Yes, that one (or should I say, those three) from Kaitlyn was a doozy. She didn't even finish the sample of two of my three books before reviewing them--I think she read only 2-3% of one of them. Goodness.

Did I know her in a past life? Possibly. I actually grew up in Eugene, OR (where she's from) so it's possible, but I don't think so. She was quite nasty, wasn't she? She even accused me writing my own reviews because apparently my books are so terribly written they couldn't get a good review otherwise, then left a 1-star to help restore balance to the reviews.

Monique and Ellen,

I'll try to amend what I said (no pun intended), I do try to watch how much I use the others (muttered, bellowed etc) and I've actually counted how many times I've used those words in a book and it's really not that much, it's mainly "said" or "asked" that I use, but I've been known to throw in the others every now and then to give a little variety and/or show emotion. Either way, I know it's something that needs to be cut down on, however, dialogue tags cannot ruin an entire book, can they? Or maybe they can, that's just not what I was thinking of when I read that I needed an editor, but maybe that's it.
 

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Discussion Starter · #31 ·
Monique said:
For me, yes. Absolutely.

Take a look at the first few pages of Intentions of the Earl and I think you'll be surprised at how often you used them. It's so hard to notice things in your writing. I know I miss all sorts of things in my own work. Try reading a few pages looking just at the tags.
All right, be completely honest, do you (or does anyone else) think dialogue tags are problematic enough to re-edit an entire book that's been out for four months and has potentially already peaked?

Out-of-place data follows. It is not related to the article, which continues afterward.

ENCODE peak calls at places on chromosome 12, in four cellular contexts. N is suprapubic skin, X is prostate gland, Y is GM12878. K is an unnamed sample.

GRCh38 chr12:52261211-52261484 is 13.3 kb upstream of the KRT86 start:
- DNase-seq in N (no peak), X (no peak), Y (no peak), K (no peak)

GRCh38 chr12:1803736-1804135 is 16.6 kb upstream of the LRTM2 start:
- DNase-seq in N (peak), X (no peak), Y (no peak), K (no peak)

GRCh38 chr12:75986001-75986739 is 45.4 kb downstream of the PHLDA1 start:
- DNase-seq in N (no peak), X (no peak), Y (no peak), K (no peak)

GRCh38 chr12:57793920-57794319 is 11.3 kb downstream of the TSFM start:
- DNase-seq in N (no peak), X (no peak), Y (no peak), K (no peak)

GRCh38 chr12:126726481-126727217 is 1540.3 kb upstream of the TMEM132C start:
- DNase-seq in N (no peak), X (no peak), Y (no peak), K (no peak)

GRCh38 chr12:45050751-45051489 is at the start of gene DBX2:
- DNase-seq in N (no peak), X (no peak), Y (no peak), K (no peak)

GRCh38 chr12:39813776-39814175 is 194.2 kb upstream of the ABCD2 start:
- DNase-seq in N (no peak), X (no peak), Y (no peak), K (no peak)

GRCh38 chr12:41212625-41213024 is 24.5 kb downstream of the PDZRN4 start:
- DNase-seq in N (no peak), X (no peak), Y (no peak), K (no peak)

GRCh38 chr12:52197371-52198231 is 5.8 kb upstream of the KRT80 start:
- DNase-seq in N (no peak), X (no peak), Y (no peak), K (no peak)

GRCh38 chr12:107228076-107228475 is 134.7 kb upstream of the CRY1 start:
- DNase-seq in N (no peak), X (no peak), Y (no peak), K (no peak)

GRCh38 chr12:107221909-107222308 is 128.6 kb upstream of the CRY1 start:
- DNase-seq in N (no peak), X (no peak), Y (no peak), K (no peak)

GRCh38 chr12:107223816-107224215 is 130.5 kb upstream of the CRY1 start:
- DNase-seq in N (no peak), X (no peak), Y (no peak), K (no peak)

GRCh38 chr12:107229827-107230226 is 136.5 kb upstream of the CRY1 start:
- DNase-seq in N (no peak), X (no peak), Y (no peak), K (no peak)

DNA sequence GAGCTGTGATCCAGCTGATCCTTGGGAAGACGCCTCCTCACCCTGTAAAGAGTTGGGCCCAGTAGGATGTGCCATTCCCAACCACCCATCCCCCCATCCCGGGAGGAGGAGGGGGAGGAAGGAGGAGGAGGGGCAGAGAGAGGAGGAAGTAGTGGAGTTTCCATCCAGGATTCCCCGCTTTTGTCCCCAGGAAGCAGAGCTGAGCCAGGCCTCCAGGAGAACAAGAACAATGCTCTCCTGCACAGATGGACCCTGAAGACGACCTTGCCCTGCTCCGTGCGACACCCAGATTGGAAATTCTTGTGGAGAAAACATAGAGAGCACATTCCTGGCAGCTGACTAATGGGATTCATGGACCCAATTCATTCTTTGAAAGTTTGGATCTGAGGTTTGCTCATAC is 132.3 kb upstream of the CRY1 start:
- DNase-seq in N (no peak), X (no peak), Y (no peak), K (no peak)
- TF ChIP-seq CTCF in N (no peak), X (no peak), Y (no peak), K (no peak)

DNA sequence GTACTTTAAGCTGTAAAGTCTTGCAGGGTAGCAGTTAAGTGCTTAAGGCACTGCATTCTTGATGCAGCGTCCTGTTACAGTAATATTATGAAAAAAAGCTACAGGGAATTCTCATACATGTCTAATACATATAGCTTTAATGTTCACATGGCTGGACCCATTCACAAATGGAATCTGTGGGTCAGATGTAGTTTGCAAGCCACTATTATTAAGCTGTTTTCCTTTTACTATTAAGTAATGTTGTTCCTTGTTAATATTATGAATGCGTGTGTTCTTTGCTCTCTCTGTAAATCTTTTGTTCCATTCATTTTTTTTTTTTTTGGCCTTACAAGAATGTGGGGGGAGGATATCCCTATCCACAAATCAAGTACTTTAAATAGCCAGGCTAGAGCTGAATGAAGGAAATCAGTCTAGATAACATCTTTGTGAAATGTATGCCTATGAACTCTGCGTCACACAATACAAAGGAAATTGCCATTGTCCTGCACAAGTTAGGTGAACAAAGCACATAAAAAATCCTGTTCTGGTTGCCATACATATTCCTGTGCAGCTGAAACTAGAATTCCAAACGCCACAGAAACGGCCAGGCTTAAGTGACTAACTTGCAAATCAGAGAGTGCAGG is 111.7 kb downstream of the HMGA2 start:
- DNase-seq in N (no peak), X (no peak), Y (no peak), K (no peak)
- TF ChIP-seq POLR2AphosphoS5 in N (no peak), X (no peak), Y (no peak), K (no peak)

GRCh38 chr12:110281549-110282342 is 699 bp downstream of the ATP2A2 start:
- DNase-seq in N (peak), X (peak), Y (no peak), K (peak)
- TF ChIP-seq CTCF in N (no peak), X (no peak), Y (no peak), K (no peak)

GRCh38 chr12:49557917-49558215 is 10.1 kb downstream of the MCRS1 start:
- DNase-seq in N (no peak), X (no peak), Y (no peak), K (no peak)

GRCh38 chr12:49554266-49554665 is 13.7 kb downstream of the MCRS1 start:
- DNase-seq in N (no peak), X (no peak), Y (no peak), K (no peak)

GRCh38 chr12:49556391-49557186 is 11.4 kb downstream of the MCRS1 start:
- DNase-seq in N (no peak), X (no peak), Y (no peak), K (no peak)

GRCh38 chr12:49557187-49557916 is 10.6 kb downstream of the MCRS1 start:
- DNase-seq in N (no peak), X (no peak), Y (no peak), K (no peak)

Thanks Vicki, I'll go read that article.

I'm glad I came here to ask, I had NO idea it was dialogue tags that were the problem. Although, I'm sure it could still be something else entirely, but this does give me something to go off of.
 

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Discussion Starter · #37 ·
Thanks all, I just contacted another editor. One who I have some real confidence in.

By the way, Lynne, no it's not just one of these reviews. As you said, once one person does it, it gives others courage to do the same and I actually already have several and expect I'll continue to get more, whether because of this thread or just other annoyed readers, I don't know, but I already figured out once one person said something, it was more common for others to join in.
 

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Discussion Starter · #41 ·
Actually, I guess this was technically my own fault. I should have reread it once more after getting it back from the editor. I just didn't think I'd need to, if you get my drift.

I fixed the problems in the sample and have sent the whole thing off to someone else. So now I'll just have to cool my heels and wait.